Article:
Carrying far too much weight when diagnosed with MS (multiple sclerosis) is linked to higher current and subsequent levels of disability within a relatively short period of time, finds research published online in the Journal of Neurology Neurosurgery & Psychiatry.
Reverting to a healthy weight may improve clinical outcomes for obese patients with MS, suggest the researchers.
Obesity during childhood and adolescence is associated with a heightened risk of developing MS, irrespective of other potential environmental triggers. But it’s not clear if it might also be linked to faster disability progression after diagnosis.
To try and find out, the researchers drew on 1066 participants with relapsing-remitting MS from across Germany who were taking part in The German National MS (NationMS) study. More than a quarter (29.5%, 315) of them were men with an average age of 33.
When MS was diagnosed, 159 patients (15%) were obese with a BMI of at least 30. Co-existing conditions associated with obesity (type 2 diabetes, high blood pressure) were reported in 68 patients (just under 6.5%).
Their levels of disability were monitored every 2 years for a total of 6 years, using the Expanded Disability Status Scale (EDSS). This ranges from 0 to 10 in 0.5 unit increments.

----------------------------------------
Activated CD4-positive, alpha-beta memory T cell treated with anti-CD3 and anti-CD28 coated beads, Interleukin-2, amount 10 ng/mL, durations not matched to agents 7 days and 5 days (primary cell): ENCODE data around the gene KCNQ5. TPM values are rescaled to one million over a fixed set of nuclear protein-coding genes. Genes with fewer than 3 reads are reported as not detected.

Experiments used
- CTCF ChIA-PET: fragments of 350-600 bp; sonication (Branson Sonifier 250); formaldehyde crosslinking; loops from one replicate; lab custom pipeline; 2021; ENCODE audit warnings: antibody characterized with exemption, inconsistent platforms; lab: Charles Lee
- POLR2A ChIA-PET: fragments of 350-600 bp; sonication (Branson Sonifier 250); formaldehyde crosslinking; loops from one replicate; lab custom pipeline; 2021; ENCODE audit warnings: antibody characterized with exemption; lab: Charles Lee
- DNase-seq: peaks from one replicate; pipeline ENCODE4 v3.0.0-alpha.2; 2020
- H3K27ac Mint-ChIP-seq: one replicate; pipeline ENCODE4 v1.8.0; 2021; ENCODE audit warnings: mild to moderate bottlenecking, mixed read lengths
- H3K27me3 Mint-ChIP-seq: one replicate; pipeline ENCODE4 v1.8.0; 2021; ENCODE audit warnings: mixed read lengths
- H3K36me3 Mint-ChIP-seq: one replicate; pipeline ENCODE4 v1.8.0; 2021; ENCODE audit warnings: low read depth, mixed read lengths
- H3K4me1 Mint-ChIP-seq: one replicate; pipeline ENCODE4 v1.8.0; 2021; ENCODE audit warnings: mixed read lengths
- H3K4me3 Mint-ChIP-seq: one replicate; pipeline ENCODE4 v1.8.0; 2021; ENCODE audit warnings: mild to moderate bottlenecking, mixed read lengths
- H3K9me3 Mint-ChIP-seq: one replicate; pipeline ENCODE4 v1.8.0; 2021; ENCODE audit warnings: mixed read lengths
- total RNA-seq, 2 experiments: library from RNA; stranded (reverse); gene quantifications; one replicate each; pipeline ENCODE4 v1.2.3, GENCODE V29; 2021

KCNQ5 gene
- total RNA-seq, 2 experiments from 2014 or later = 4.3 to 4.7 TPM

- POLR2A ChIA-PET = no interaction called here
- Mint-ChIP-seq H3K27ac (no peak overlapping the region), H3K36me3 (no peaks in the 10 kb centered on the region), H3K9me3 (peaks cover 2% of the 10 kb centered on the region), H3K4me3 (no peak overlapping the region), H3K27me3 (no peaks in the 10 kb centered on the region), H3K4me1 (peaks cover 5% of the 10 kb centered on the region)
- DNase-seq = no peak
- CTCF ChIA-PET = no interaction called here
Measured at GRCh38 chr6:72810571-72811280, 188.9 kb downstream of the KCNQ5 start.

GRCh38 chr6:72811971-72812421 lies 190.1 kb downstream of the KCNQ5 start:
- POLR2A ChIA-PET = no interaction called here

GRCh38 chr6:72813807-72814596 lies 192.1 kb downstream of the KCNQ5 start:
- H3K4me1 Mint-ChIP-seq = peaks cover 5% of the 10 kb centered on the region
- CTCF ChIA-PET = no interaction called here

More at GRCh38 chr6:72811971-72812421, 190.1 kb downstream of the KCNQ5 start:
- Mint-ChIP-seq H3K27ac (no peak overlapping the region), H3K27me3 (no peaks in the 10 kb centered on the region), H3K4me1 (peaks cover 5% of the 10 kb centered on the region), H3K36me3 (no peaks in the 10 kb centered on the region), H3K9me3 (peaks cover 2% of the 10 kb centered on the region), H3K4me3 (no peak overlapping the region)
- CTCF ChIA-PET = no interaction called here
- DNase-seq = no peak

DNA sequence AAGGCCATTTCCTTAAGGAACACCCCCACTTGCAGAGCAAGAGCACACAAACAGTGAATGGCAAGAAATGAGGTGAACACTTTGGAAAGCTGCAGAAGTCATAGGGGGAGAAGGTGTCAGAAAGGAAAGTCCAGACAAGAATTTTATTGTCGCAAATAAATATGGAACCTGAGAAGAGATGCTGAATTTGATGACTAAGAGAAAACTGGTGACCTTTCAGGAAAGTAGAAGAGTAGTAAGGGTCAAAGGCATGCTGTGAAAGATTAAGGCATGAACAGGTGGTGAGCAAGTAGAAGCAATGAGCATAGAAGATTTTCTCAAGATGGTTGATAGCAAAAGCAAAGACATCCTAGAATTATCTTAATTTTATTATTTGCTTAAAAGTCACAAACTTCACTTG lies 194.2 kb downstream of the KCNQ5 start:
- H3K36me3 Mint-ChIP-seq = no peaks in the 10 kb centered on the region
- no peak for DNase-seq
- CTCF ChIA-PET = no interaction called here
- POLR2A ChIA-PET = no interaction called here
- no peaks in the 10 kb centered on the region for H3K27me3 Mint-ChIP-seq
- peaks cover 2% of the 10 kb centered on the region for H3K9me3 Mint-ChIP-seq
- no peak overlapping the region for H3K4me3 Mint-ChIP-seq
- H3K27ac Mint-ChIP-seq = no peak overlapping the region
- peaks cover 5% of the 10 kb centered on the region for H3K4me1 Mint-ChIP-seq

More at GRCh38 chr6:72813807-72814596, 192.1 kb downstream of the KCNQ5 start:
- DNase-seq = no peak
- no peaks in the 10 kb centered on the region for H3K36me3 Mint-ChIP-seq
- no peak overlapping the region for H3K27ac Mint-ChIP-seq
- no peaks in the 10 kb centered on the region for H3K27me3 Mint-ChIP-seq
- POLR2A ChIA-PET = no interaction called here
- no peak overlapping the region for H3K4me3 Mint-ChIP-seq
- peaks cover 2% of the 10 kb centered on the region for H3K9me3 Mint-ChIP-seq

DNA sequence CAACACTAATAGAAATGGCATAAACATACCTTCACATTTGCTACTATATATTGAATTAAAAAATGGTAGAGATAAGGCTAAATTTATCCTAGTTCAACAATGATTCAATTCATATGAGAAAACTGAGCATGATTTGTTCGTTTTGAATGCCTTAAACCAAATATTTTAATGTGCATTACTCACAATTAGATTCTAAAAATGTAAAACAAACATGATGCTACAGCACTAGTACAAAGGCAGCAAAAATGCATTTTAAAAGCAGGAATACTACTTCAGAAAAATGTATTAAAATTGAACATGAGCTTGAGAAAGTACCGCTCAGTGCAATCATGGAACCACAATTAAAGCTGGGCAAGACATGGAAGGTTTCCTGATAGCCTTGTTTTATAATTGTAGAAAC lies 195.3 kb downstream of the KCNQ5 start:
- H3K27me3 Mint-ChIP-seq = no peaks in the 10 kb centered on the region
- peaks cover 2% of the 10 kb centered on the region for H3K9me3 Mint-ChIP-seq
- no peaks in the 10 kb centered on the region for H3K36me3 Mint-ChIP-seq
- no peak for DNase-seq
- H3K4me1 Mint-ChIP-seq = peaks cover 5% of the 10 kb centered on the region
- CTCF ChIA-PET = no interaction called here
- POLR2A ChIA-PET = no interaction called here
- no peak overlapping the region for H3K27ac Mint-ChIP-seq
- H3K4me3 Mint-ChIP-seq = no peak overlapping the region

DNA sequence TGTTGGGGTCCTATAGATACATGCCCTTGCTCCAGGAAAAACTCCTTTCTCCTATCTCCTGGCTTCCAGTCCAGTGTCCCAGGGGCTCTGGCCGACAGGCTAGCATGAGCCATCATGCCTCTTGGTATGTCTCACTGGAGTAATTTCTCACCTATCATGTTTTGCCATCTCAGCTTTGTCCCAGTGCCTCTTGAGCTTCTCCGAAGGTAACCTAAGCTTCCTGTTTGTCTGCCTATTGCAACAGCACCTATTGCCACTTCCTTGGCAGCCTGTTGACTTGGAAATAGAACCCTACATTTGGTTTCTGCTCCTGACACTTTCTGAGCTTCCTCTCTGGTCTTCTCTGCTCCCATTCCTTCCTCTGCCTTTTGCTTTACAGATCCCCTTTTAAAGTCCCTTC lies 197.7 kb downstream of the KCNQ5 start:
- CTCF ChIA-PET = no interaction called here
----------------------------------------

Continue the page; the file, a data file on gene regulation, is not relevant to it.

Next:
Obesity at diagnosis wasn’t associated with a higher annual relapse rate, or greater build-up of nerve damage, as seen on MRI brain scans, over the 6-year monitoring period.
But levels of disability were higher at the time of diagnosis and at each of the subsequent three time points, after factoring in age, sex, and smoking. And the average time it took obese patients to accumulate greater levels of disability was shorter. They reached EDSS 3 at just under 12 months, on average, compared with nearly 18 months for those who weren’t obese.
Obese patients were also more than twice as likely to reach EDSS 3 within 6 years, irrespective of what type of drug treatment they were getting.
Complete health data were available for 81 (51%) of the obese MS patients and for 430 (just under 47.5%) of the others.
The risk of reaching EDSS 3 within 6 years in this group was again more than twice as high in obese patients as it was in those who weren’t, falling to an 84% heightened risk after factoring in sex, age, and smoking.
Importantly, overweight (BMI 25–29.9) at diagnosis wasn’t significantly associated with higher disability then or subsequently, or with a heightened risk of reaching an EDSS of 3 after 6 years.
This is an observational study, and as such, can’t establish cause. And the researchers acknowledge that BMI was assessed only once at the start of the study while co-existing conditions were limited to type 2 diabetes and high blood pressure, with the number of those affected, small.
But previous research has linked a reduction in brain grey matter with obesity, they point out.
“Our finding that obesity, but not overweight in MS patients, is associated with a poorer outcome suggests a threshold effect of body mass on disability accumulation in MS,” they write, adding that obesity is a modifiable risk factor.
“These data suggest that dedicated management of obesity should be explored for its potential merit in improving long-term clinical outcomes of patients diagnosed with MS,” they conclude.
Lutfullin, I., et al. (2022) Association of obesity with disease outcome in multiple sclerosis. Journal of Neurology Neurosurgery & Psychiatry. doi.org/10.1136/jnnp-2022-329685.
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